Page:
By Bobby Harrison/NEMS Daily Journal
JACKSON – The minority in both the Mississippi House and Senate has been able to exert influence over the process during the 2010 legislative session.
In the House, the Republican minority exerted influence last week over the budgeting process and over the decision about when the Legislature would recess. And in the Senate, Democrats hold a slight majority, but in reality are the minority because Republican Lt. Gov. Phil Bryant presides and ultimately makes the key decisions in that chamber.
But Senate Democrats have been able to exert tremendous influence this year – particularly in forcing the Senate leadership of Bryant, and Appropriations Chair Alan Nunnelee, R-Tupelo, to commit to more education funding than they previously supported.
Over in the House, 48 of the 122 members are Republicans. Before the session began, House Republicans sent a letter to House Speaker Billy McCoy, D-Rienzi, saying they wanted more input in the process – particularly in budgeting.
The Democratic House leadership countered that the Republicans do have influence – through their votes on the floor and in committee.
Last week Republicans used that floor vote to exert some influence.
The Democratic House leadership and the Republican Senate leaders had reached agreement to recess for about 30 days and come back then to work on what is going to be an ugly budget process because of the unprecedented drop in state tax collections.
The House and Senate leaders reasoned that in 30 days they might know whether they are going to get additional federal stimulus funds to help with their budget woes. Plus, 30 days would give them more of an opportunity to look at state tax collections to see if they are improving – or frightfully worsening.
At any rate, the House leadership did not factor in how their Republican colleagues would react to the plan to recess. They didn’t like it. House Republicans argued the budget work should be completed on the originally agreed-to schedule – even though it would not cost any more money for members to recess and come back in 30 days when they might have a clearer budget picture.
It takes a two-thirds vote to change the rules, including to recess. House Republicans had the votes to block the effort to recess.
In the end, the House Republicans said they wanted an agreement on the amount of revenue available to appropriate, not including the possible additional stimulus funds, before they would vote to recess.
The House Democratic leadership invited the Republicans into the room where they negotiated with the Senate leaders on the amount of money that would be available to spend. After an agreement was reached on the revenue, the House approved a plan to recess without a dissenting vote.
Did the House Republicans’ reluctance to recess force the House Democratic leaders to reach an agreement with the Senate leadership on the revenue sooner than they otherwise would have? That is a tough question to answer.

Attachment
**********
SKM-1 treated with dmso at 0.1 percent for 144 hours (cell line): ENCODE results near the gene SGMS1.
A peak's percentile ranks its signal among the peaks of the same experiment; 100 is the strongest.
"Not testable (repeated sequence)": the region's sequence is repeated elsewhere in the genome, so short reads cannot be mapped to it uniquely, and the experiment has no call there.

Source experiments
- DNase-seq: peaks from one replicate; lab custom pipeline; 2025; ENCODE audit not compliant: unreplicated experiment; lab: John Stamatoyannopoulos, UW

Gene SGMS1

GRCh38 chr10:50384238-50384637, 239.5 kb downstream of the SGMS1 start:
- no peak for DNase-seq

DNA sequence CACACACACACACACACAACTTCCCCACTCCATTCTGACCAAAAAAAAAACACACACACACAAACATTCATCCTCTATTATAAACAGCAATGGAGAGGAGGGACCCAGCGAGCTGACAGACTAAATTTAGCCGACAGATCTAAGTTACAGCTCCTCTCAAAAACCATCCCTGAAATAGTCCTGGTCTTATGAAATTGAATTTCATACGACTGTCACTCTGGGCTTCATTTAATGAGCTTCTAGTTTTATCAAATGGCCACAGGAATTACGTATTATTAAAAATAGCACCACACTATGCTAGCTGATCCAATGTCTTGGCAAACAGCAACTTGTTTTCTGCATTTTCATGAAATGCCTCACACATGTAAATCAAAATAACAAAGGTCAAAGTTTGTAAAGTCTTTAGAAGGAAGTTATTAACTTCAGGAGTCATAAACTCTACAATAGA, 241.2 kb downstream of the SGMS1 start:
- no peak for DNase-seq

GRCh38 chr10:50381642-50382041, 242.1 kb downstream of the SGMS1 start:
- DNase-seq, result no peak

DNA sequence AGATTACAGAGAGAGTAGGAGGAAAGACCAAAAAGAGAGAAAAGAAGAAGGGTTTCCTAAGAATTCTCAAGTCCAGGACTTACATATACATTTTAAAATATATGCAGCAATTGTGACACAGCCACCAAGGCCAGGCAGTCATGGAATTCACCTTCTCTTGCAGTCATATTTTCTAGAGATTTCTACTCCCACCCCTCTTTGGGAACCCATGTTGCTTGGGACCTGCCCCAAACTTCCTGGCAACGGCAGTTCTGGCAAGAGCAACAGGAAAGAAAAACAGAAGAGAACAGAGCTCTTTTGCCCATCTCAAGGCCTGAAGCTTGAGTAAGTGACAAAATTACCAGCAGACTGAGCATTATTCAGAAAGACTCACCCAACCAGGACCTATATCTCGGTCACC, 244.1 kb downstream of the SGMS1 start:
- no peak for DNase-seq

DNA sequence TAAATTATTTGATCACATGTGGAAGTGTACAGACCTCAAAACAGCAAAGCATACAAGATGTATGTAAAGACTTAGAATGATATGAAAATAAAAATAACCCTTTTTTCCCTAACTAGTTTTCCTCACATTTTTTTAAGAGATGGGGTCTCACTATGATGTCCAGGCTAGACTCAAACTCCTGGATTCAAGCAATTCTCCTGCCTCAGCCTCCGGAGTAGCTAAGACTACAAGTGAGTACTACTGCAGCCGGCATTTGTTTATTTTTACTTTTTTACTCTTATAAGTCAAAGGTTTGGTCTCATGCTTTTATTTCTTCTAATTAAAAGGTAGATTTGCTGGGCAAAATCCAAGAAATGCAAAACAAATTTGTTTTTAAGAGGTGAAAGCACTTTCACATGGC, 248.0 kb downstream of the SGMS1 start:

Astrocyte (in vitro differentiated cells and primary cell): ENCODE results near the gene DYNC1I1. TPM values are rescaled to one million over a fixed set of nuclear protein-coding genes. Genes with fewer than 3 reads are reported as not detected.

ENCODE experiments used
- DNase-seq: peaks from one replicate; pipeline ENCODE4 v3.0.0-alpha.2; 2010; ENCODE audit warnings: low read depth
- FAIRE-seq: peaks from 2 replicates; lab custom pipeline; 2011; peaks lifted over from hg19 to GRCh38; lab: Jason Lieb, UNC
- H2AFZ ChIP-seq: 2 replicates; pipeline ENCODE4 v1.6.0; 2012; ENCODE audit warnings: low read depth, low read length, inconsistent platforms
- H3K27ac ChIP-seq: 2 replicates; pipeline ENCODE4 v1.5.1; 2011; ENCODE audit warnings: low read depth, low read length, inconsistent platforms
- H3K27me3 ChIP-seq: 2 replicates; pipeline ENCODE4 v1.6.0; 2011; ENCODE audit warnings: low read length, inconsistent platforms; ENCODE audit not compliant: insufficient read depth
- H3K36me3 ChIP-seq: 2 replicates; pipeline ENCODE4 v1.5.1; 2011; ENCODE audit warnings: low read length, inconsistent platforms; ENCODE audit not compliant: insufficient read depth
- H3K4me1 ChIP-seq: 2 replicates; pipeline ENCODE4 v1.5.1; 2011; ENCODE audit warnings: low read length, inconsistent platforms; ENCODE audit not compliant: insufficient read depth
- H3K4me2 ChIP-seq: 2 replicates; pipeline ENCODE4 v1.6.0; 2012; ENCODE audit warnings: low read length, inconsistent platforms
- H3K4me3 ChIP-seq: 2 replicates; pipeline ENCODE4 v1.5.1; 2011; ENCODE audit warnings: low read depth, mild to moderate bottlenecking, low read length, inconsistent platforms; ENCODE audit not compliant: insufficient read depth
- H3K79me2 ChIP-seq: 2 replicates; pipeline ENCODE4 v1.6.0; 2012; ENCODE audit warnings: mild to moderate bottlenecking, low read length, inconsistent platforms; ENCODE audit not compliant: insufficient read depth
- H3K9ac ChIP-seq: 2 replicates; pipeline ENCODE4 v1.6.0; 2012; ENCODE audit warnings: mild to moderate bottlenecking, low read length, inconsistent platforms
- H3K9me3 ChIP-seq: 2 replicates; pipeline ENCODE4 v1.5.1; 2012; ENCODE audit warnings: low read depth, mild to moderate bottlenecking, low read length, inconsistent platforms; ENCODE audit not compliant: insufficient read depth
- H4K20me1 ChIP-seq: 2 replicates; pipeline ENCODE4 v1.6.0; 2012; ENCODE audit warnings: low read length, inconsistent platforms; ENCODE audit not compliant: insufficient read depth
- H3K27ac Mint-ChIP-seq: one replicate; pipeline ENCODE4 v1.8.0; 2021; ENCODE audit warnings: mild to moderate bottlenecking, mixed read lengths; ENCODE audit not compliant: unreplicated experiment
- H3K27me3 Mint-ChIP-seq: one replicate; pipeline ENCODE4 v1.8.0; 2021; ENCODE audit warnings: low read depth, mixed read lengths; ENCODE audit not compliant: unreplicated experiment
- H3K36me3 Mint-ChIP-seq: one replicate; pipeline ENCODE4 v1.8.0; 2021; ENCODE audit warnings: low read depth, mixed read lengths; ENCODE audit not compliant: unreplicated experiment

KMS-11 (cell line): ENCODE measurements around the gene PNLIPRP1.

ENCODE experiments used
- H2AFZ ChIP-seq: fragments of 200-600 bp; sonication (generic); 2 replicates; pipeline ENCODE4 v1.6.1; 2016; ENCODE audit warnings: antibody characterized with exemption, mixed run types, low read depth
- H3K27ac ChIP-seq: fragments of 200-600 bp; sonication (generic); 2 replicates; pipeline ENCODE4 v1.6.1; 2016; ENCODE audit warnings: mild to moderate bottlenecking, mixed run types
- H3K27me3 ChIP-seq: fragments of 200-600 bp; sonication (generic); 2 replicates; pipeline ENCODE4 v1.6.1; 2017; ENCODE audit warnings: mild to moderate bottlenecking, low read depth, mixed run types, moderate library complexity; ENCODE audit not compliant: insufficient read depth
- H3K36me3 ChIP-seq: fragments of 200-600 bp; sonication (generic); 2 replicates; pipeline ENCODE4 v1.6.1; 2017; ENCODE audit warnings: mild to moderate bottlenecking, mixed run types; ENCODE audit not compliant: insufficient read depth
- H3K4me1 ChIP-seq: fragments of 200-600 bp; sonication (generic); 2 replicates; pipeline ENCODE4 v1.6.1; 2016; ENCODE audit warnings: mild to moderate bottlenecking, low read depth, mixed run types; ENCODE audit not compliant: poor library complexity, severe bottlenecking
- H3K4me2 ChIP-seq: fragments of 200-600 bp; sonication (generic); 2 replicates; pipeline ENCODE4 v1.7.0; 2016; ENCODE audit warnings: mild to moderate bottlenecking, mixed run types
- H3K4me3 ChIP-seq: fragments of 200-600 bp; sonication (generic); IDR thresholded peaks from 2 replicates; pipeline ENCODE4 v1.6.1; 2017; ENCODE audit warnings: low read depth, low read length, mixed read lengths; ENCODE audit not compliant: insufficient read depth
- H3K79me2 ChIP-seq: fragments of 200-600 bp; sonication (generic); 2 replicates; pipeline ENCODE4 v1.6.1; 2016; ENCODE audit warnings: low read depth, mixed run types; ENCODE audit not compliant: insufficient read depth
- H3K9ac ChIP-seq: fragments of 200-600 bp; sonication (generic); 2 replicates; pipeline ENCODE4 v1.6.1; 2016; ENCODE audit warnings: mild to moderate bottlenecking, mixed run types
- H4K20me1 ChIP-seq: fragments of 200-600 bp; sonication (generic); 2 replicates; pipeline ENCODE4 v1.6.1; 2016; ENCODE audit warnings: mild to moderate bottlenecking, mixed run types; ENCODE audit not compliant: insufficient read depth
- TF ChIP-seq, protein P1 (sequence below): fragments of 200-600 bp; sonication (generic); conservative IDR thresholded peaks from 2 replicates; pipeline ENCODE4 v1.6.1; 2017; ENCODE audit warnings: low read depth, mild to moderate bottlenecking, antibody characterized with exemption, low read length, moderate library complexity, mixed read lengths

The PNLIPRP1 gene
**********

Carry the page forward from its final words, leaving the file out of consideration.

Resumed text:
But after some initial anger over the episode, the result was more dialogue and more cooperation (perhaps short lived, but maybe not) between House Democrats and Republicans.
That is a good thing.
Over in the Senate, Democrats hold a 27-25 advantage, but in reality are a minority because of Bryant’s authority and because of the fact a handful of Democrats always vote with Bryant and the Republicans. But early on, the Democrats flexed their muscle on budget issues.
The Senate Republican leadership showed little inclination to restore any of the budget cuts Barbour had made earlier this year because of the drop in state tax collections.
But on the floor, the Democrats, led by Sens. Hob Bryan, D-Amory, Gray Tollison, D-Oxford, and others, were able to amend bills to restore some funding – particularly to education.
The fact that their efforts were joined by a handful of Republicans made the group a powerful force. In an almost unprecedented move, Bryan and other Senate Democrats began working with the House leadership on budget issues to craft a message and strategy on how to restore funds and on how to maximize funding for education.
Senate Democrats could not garner the two-thirds majority to override Barbour’s veto of the budget restoration bill. But in the end, a second budget restoration bill that was as favorable to public education as the vetoed bill passed, and Barbour and the Republican Senate leadership accepted that. The key difference is that the second bill had more funds for Corrections as Barbour had wanted. The Senate Democrats did not oppose the additional money for prisons as long as it did not negatively impact education.
Through votes on the floor, Bryan and others have been able to force a greater commitment from the Senate leadership for education funding for the upcoming fiscal year when the Legislature resumes the session on April 20.
All that was accomplished because there are Democrats and Republicans in the Legislature who wanted a higher priority placed on education.
But it would not have been accomplished if the Senate Democrats had not led the charge in that chamber.
Bobby Harrison is the Daily Journal’s Capitol Bureau chief. Contact him at (601) 353-3119 or email@example.com.